What a scientist learned from digital analytics

Early in April I found myself at a hotel in Downtown San Francisco, surrounded by experts in the field of internet marketing. I was not lost; I went there to learn how to be a better scientist. Let me explain.

Looking for industry examples of communicating with data led me to digital analytics. This branch of internet marketing relies heavily on data analysis and hypothesis-testing, which sounds like a scientist’s bread and butter.  Like scientists, analysts will be successful if they can demonstrate their approach is better than a gut feeling. Unlike most scientists, digital analysts routinely present quantitative data to non-technical audiences. And being part of  the marketing world, they take their presentations seriously.

In contrast to scientists, marketers are expected to explain what they do to people in all fields. At a meeting of digital analysts working in marketing, I expected to find data storytellers; experts at crafting knowledge into narratives to drive good business decisions. Actually, most analysts admitted struggling to communicate effectively. They were frustrated that their insights were not apparent to others, or often not implemented. The difference between this crowd and that at a typical scientific meeting was this: The digital analysts knew that their professional value depended on good communication, and they were there to learn the best techniques.

A large portion of the conference was on techniques for helping a company become data-driven. Good analysts know that data alone is never enough to drive a company’s decisions. Instead, they focus on the insights learned by analyzing the data. For example, to learn how to increase conversion rate (the portion of visitors to a website who take the desired action, like subscribing to a newsletter) analysts may look at time spent on the site, the path a visitor took to get there, and lots of other metrics. Like many scientists, they may love the technical challenge of  collecting, analyzing, and making sense of the data. But in the end, the outcome that matters is telling a company what actions to take.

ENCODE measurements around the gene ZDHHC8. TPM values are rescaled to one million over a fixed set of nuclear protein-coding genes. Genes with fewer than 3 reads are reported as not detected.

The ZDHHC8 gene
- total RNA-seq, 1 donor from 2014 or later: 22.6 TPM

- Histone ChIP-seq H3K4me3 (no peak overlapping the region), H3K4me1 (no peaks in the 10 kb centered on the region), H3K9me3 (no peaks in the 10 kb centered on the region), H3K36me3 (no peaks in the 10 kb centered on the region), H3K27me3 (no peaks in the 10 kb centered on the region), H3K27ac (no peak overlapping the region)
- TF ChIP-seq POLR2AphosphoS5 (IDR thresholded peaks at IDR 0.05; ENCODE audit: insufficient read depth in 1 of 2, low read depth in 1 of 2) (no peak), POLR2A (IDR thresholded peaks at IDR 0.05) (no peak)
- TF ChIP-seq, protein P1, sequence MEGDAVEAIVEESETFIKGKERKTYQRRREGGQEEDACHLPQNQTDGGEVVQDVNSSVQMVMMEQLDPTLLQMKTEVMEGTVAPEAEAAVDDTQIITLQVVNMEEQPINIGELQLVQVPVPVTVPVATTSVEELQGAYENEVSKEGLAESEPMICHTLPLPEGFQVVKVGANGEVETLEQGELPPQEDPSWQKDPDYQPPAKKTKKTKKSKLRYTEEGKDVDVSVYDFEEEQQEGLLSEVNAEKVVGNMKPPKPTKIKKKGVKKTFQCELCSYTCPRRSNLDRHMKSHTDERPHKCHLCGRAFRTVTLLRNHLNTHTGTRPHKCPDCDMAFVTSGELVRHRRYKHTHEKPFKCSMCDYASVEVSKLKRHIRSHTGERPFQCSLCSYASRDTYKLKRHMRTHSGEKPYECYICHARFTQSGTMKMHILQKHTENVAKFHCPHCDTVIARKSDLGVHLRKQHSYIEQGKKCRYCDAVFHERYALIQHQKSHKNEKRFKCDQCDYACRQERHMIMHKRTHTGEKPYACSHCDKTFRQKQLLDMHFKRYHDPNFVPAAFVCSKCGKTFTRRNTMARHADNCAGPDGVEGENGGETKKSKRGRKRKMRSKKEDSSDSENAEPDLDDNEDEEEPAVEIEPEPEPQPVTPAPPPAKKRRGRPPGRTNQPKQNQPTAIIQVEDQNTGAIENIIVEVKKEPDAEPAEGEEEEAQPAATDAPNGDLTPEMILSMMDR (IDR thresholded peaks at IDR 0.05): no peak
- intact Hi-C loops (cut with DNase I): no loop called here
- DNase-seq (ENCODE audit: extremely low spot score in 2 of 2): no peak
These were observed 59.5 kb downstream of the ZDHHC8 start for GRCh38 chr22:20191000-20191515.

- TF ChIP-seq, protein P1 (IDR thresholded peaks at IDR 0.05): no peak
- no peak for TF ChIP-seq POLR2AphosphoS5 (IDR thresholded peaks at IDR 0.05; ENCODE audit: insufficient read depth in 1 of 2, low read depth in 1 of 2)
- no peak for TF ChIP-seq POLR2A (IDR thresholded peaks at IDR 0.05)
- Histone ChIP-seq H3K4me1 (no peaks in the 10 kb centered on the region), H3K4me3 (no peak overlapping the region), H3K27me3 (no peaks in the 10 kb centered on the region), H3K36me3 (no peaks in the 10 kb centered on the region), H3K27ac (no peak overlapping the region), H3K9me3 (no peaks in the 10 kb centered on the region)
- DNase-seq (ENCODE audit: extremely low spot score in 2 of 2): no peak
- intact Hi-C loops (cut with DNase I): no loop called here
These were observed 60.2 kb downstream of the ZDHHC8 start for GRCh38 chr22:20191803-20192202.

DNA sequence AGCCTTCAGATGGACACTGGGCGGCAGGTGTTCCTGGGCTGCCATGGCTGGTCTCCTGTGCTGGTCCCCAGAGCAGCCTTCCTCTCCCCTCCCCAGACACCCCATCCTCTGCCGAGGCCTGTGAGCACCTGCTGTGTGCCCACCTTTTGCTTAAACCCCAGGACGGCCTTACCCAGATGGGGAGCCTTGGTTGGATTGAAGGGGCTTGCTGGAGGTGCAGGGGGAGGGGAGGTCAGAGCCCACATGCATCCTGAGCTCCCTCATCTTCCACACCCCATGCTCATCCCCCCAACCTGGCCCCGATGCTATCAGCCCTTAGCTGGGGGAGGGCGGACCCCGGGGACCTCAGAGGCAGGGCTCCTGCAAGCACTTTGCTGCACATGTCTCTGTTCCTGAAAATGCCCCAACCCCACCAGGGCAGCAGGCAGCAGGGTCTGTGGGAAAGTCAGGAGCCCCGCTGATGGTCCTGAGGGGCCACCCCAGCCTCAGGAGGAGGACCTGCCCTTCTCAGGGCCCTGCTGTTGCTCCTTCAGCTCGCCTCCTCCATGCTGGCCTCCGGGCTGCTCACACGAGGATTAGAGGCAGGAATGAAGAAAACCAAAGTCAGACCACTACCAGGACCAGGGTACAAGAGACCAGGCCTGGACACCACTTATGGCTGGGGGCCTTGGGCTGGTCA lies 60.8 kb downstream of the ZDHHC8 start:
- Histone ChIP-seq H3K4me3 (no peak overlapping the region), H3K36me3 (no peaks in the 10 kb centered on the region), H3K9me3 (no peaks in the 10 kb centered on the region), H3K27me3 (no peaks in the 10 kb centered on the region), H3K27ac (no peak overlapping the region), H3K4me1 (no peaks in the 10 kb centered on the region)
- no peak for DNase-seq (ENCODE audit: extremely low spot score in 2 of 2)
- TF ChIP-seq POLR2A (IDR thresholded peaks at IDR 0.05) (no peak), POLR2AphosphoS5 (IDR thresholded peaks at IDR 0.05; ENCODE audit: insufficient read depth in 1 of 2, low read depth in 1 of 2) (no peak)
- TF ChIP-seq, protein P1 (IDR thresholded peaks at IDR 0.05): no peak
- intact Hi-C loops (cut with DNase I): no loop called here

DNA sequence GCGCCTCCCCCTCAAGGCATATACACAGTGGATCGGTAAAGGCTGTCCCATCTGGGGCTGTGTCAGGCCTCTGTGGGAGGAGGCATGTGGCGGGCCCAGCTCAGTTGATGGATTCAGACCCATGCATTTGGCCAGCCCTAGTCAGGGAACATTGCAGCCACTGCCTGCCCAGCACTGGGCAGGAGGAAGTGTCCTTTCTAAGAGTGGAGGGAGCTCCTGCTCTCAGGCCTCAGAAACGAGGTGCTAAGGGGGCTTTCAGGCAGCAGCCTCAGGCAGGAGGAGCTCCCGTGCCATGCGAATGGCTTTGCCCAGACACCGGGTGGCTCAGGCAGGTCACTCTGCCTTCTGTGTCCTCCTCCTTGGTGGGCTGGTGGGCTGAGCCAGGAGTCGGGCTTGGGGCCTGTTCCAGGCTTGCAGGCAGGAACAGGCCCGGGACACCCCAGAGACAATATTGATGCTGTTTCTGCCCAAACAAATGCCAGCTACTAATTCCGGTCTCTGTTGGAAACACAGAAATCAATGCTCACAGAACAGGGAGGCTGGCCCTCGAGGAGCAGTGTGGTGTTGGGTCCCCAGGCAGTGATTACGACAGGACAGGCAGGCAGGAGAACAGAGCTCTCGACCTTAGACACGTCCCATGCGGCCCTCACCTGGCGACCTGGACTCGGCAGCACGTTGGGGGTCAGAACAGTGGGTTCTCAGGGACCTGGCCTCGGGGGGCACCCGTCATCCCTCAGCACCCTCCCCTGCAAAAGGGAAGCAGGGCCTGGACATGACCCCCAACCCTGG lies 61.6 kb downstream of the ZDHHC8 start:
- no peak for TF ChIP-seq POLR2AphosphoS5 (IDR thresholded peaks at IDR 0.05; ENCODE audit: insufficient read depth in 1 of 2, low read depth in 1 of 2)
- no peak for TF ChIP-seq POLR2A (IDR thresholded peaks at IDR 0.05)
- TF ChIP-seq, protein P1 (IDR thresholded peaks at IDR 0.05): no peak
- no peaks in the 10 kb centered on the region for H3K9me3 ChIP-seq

As a scientist, there is a lot to gain from thinking like a digital analyst. Most people will never understand the details of our work, and that’s fine. Insights are how we create value. How many PhDs invest time helping nonscientists understand the insights from their work? How often do we give up and say, “They just don’t get it.”? The analysts at the conference took time they could have spent learning analytical methods, and invested it in learning to communicate the impact of their work. I can’t imagine that happening at a chemistry conference.

I learned many, many valuable tools from my two days at eMetrics. The links below show just a few that you may find useful too. If these take you out of your comfort zone as a scientist, that’s probably a good thing. As for myself, I’ll continue looking for ways to share insights from data. Maybe I’ll see you at the next convention.

I’d love to hear from scientists: Who are your role models when it comes to delivering insights?

Presenting Insights

Lea Pica (@LeaPica) hosts a great podcast on data visualization and presentation skills. It’s geared toward digital analysts, but I learn something useful every time I listen. When it comes to presenting data, scientists and analysts face the same challenges. In this episode, digital analytics pioneer Jim Sterne (@jimsterne) talks about the common mistakes analysts make when presenting data. To scientists, this will sound very familiar; and the take-home message is relevant to anyone who works with data.

http://www.leapica.com/blog-podcast-005-jim-sterne/

Becoming Data-Driven

Tim Wilson (@tgwilson) talked about solving a common problem: how do we know what is important to measure in order to achieve business goals? This problem should be on the front of every professional scientist’s mind, and the slide deck here shows many of the key points from the talk. Tim also co-hosts a podcast called The Digital Analytics Power Hour.

http://www.slideshare.net/tgwilson/a-process-for-being-data-driven

Visualizing Data

Ryan Sleeper (@OSMGuy) showed some of the features of Tableau, a data visualization software that is widely used in the marketing analytics field. Compared to the science tools I’m familiar with, the graphs are visually dynamic and designed for interaction. Check out this graphic to show, both visually and statistically, the cause of concussions in pro football. Science visualizations have been improving recently, but we would do well to take some lessons from the marketing world.

http://www.ryansleeper.com/what-collisions-cause-the-most-concussions-in-the-nfl/

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